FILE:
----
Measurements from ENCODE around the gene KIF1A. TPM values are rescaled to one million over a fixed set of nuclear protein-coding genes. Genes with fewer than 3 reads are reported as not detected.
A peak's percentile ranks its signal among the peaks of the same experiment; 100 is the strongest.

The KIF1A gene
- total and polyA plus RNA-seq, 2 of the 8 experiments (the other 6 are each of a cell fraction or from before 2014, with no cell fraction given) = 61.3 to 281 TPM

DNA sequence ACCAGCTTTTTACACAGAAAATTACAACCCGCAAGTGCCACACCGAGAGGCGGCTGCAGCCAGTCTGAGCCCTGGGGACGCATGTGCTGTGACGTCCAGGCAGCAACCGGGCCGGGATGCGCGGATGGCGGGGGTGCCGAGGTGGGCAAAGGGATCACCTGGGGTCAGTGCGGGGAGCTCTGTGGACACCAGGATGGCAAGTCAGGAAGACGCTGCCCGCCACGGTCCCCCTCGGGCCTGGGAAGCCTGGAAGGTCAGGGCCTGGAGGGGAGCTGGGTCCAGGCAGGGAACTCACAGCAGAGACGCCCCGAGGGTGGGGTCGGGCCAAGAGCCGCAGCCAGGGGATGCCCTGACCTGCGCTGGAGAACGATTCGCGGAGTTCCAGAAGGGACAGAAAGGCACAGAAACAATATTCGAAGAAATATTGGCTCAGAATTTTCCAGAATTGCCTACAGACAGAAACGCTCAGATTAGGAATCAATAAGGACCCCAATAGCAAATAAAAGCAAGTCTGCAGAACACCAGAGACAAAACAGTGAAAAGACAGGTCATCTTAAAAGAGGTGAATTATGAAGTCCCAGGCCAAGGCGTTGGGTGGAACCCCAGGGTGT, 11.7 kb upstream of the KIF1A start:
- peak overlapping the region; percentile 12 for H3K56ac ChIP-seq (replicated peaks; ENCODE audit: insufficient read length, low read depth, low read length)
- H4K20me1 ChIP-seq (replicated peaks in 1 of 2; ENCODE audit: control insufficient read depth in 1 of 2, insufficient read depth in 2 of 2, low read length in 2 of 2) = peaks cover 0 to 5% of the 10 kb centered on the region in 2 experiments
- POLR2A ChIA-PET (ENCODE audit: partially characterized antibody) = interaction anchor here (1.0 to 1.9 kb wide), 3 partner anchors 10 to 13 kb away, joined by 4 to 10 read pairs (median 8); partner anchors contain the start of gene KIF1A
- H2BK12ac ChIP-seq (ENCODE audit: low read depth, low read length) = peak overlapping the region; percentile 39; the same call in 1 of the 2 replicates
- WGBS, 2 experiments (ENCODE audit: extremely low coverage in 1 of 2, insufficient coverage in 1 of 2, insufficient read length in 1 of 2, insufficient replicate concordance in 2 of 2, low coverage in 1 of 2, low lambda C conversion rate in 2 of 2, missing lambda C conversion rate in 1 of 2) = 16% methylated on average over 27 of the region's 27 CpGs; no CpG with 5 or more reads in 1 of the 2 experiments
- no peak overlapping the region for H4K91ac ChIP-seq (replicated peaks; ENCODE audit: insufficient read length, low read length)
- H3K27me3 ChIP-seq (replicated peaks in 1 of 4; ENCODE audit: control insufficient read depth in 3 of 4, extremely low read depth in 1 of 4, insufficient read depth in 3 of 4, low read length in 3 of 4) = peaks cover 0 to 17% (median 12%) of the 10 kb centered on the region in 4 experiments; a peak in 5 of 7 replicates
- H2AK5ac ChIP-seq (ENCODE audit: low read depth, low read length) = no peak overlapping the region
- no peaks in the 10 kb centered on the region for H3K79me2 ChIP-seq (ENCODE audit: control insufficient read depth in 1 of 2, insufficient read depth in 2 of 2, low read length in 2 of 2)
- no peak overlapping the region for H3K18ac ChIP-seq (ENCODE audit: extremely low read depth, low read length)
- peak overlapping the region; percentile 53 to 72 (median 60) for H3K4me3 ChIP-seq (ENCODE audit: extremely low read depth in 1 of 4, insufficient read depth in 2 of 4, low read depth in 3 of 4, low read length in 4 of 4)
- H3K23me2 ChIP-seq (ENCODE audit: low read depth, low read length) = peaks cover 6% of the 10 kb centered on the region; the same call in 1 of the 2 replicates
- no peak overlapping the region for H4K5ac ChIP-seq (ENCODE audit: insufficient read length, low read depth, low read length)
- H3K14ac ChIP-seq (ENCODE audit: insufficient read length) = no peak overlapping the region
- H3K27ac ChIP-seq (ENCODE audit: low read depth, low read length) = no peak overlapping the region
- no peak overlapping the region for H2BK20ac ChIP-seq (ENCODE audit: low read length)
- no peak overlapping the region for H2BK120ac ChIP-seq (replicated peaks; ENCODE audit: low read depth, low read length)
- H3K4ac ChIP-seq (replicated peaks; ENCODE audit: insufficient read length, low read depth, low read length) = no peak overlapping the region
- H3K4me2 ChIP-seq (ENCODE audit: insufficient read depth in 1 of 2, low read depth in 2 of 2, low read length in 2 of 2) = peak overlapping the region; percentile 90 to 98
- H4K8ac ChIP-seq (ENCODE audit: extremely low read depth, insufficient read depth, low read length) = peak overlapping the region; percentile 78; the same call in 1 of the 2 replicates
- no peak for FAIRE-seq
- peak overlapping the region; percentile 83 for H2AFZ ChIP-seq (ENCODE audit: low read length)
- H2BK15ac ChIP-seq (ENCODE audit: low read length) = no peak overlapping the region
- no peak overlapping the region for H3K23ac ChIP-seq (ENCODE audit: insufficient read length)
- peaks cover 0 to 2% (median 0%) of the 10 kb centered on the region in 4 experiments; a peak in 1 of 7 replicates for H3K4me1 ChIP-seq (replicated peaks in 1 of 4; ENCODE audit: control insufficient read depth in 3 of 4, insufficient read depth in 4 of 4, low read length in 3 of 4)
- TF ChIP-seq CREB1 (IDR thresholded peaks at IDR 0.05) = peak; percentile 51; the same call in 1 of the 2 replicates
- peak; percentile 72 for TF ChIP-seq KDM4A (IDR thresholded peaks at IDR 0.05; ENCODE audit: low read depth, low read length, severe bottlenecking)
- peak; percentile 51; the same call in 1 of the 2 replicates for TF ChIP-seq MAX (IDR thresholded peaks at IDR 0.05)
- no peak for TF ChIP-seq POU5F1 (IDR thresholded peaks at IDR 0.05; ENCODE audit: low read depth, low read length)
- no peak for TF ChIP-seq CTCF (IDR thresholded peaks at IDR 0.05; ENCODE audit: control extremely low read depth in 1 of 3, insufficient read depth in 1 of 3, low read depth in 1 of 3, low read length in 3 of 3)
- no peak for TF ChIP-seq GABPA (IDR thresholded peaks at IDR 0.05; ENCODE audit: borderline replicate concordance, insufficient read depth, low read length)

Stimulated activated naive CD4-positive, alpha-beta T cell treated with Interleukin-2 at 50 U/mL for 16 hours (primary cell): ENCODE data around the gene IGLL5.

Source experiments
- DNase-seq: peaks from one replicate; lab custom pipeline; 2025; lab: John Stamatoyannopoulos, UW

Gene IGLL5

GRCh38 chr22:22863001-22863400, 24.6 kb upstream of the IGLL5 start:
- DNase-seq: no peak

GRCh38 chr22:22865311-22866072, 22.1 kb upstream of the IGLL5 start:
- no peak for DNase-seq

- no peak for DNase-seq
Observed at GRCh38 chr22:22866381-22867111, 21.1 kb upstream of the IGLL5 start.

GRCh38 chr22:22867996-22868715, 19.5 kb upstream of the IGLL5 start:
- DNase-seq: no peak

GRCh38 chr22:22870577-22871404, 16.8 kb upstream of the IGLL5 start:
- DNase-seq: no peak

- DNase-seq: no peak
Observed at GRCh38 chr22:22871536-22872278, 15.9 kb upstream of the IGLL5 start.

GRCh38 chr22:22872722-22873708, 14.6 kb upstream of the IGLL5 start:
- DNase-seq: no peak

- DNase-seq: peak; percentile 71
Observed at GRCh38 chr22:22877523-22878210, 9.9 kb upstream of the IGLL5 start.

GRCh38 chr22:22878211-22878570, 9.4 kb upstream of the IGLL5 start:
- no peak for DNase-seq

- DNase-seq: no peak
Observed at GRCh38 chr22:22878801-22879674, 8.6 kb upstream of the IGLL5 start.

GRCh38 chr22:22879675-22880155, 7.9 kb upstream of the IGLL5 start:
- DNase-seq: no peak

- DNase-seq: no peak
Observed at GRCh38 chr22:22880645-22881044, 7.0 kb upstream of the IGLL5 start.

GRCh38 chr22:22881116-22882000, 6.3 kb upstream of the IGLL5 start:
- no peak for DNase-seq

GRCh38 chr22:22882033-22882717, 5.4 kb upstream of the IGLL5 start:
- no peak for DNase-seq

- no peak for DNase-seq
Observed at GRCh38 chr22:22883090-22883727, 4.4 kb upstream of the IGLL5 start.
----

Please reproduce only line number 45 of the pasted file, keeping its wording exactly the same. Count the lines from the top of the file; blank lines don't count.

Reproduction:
- no peak for DNase-seq